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Again, it wasn't as 100% obvious. That's my point.

 

 

1998_Ford_Escort-2.jpg

 

Looks different than

 

46715447.jpg

 

1998_ford_contour_4_dr_se_sedan-pic-3712

 

And looks totally different:

1998-99_Ford_Taurus.jpg

 

They do not look like genetic clones.

 

There are some hints, but they all have unique shapes for a grille, okay they may have an oval, but at least the grille design was different, and leadlamp design wasn't the same, and the hood lines weren't the same.

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The current H/K design language, "Fluidic Sculpture 2.0", is definitely helping bring people over from the typical Honda/Toyota/Nissan crap they were repeatedly buying before. Just as much as the feat

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A friend in Michigan got sneaky and shot these   I'm in love, where's the sign-up sheet!

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That may be, but they're still clearly relatives. The other issue is that the Escort and Contour weren't money makers. Saving on design and tooling costs, and sharing platforms, does at least help them be profitable.

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Well the Contour had tons of styling thanks to the European Mondeo. Really it was Ford of Europe who designed it, and I miss my Contour. It had such beautiful curves and lines to it. It handled well, it drove nicely, it's a car I surely miss. However, when it came to be built in North America, they sure did take some things away from it, but still it had a nice look to it.

 

The Escort IIRC was a Mazda/Ford Partnership, and it did quite well in style again to me. Sure a 97+ Escort doesn't look as good as the 92-96, but it was still a great easy to work on car.

 

Now, I am not discrediting ANY of the Fords for reliability (Except Build 1 Focus) or power, simply the style. It just lacks that personality trait. I suppose it is good when you are like, "Well, I like the style of an Fiesta, but I need a bigger car" Great, you get a Fusion and get that style. If I had the money and tools, I would so put an EcoBoost powerplant in my 95 Taurus. But then again, I am not a normal person. I like my cars to have a unique look, I like colors that aren't generic (Windveil Blue, moonlight blue, Candy Blue in my Focus). I also love a station wagon, and manual transmissions! Again - something that Ford is against due to the nature of average consumers. I did state, Ford found what is working for them, and great. I want Ford to do well, as well as all the other big 3 US Manufactures. I am just that odd ball who has that unique taste in cars that I know others share with me, just not as common. Basically, it just means Ford no longer produce a car that fills my need. Nor does any manufacturer anymore, since apparently Subaru no longer makes a proper manual transmission wagon.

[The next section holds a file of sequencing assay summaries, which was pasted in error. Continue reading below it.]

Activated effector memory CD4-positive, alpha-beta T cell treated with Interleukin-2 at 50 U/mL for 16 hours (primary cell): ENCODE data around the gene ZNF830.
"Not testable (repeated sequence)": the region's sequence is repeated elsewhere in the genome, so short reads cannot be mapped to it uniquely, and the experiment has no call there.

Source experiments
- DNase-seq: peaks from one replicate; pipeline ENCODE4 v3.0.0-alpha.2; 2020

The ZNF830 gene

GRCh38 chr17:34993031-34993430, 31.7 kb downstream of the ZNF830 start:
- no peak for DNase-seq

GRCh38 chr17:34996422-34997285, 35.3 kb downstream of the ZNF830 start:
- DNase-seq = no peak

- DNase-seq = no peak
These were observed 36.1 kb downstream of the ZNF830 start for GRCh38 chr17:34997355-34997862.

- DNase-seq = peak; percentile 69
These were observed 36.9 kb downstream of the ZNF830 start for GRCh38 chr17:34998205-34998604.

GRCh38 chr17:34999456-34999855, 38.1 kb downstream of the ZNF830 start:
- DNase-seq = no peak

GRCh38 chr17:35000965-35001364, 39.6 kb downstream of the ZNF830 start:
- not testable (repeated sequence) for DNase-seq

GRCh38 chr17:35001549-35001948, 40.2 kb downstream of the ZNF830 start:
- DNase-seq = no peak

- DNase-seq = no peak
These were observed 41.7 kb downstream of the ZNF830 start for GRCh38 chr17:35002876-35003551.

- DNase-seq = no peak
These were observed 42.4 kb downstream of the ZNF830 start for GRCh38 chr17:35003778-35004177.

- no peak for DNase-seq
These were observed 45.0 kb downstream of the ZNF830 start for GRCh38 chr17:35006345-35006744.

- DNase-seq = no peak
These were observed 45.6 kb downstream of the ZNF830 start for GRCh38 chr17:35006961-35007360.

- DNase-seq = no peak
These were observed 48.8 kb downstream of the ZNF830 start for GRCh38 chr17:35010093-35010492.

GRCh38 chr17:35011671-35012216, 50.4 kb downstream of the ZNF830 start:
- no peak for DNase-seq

That's simply the nature of the automotive world, it changes. I know there are still people who miss carburetors, but eventually moved on, and one day, I will be forced to move on. Also I know people think cars look best when they had fins (They actually did) But perhaps one day, maybe one day, consumer shift will get bored of sedans, and crossovers, and somehow a proper station wagon will come back. Doubtful, but a man can dream :)

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I struggle, at least when I look at other cars on the road, they have a personality. Ford lacks a personality now. Ford reminds me of The Borg from Star Trek, make everything the same.

 

I don't struggle, but then again maybe I'm gifted? I don't know lol. I definitely don't think Ford lacks personality, but that's opinion which is subjective, of course. I absolutely don't think they make everything the same.

 

One think I do know for sure is that I don't think GM has personality, unless you can count ugly as a personality trait, then sure.

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Ford does not lack personality, they have more personality now than ever because all their cars are easily recognizable from the rest of the cars on the road.  People don't care what model car it is, they care about the brand. Brand identity is huge and Ford wants people to be able to tell a Ford car apart from anything else on the road, and they have.  They aren't trying to sell a particular model so much as the entire brand. (Exactly like my Jeep reference, which by the way works very well.) 

 

BTW, the "its a jeep thing" should be something that all vehicle brands should strive for, Jeep owners with one of those stickers on their truck become part of community that looks out for one another.